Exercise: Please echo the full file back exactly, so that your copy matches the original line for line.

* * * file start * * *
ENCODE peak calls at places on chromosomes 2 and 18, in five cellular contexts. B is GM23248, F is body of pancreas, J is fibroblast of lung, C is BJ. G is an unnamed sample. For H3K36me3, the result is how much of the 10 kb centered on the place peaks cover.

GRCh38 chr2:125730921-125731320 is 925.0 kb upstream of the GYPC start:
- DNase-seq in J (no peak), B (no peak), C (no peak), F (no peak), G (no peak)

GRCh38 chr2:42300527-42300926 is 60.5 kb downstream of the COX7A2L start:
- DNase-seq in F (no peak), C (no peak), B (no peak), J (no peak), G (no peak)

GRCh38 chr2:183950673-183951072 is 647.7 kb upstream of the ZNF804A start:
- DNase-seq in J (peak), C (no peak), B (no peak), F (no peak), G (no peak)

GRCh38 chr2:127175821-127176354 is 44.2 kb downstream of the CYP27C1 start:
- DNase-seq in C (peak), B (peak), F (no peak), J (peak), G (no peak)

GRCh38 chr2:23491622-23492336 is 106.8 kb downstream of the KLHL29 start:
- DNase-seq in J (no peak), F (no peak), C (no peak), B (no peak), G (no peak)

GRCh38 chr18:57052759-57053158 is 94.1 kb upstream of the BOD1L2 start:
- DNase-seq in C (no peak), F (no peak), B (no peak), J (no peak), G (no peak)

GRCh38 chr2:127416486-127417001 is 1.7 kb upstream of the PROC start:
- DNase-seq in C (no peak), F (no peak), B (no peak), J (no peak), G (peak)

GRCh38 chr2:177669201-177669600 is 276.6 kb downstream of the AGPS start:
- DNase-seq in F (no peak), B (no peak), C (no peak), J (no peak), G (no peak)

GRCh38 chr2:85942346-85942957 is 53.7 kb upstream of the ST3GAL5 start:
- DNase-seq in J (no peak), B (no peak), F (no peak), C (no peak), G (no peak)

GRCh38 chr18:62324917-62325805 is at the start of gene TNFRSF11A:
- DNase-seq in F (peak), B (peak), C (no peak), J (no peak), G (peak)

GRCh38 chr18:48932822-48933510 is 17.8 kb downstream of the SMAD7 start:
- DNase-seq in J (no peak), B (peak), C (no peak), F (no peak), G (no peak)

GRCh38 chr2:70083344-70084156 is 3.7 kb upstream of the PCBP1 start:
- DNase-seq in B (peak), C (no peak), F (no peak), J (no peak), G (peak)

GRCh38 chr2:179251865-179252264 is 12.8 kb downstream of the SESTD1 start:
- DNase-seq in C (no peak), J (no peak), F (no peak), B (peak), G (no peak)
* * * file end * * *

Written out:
ENCODE peak calls at places on chromosomes 2 and 18, in five cellular contexts. B is GM23248, F is body of pancreas, J is fibroblast of lung, C is BJ. G is an unnamed sample. For H3K36me3, the result is how much of the 10 kb centered on the place peaks cover.

GRCh38 chr2:125730921-125731320 is 925.0 kb upstream of the GYPC start:
- DNase-seq in J (no peak), B (no peak), C (no peak), F (no peak), G (no peak)

GRCh38 chr2:42300527-42300926 is 60.5 kb downstream of the COX7A2L start:
- DNase-seq in F (no peak), C (no peak), B (no peak), J (no peak), G (no peak)

GRCh38 chr2:183950673-183951072 is 647.7 kb upstream of the ZNF804A start:
- DNase-seq in J (peak), C (no peak), B (no peak), F (no peak), G (no peak)

GRCh38 chr2:127175821-127176354 is 44.2 kb downstream of the CYP27C1 start:
- DNase-seq in C (peak), B (peak), F (no peak), J (peak), G (no peak)

GRCh38 chr2:23491622-23492336 is 106.8 kb downstream of the KLHL29 start:
- DNase-seq in J (no peak), F (no peak), C (no peak), B (no peak), G (no peak)

GRCh38 chr18:57052759-57053158 is 94.1 kb upstream of the BOD1L2 start:
- DNase-seq in C (no peak), F (no peak), B (no peak), J (no peak), G (no peak)

GRCh38 chr2:127416486-127417001 is 1.7 kb upstream of the PROC start:
- DNase-seq in C (no peak), F (no peak), B (no peak), J (no peak), G (peak)

GRCh38 chr2:177669201-177669600 is 276.6 kb downstream of the AGPS start:
- DNase-seq in F (no peak), B (no peak), C (no peak), J (no peak), G (no peak)

GRCh38 chr2:85942346-85942957 is 53.7 kb upstream of the ST3GAL5 start:
- DNase-seq in J (no peak), B (no peak), F (no peak), C (no peak), G (no peak)

GRCh38 chr18:62324917-62325805 is at the start of gene TNFRSF11A:
- DNase-seq in F (peak), B (peak), C (no peak), J (no peak), G (peak)

GRCh38 chr18:48932822-48933510 is 17.8 kb downstream of the SMAD7 start:
- DNase-seq in J (no peak), B (peak), C (no peak), F (no peak), G (no peak)

GRCh38 chr2:70083344-70084156 is 3.7 kb upstream of the PCBP1 start:
- DNase-seq in B (peak), C (no peak), F (no peak), J (no peak), G (peak)

GRCh38 chr2:179251865-179252264 is 12.8 kb downstream of the SESTD1 start:
- DNase-seq in C (no peak), J (no peak), F (no peak), B (peak), G (no peak)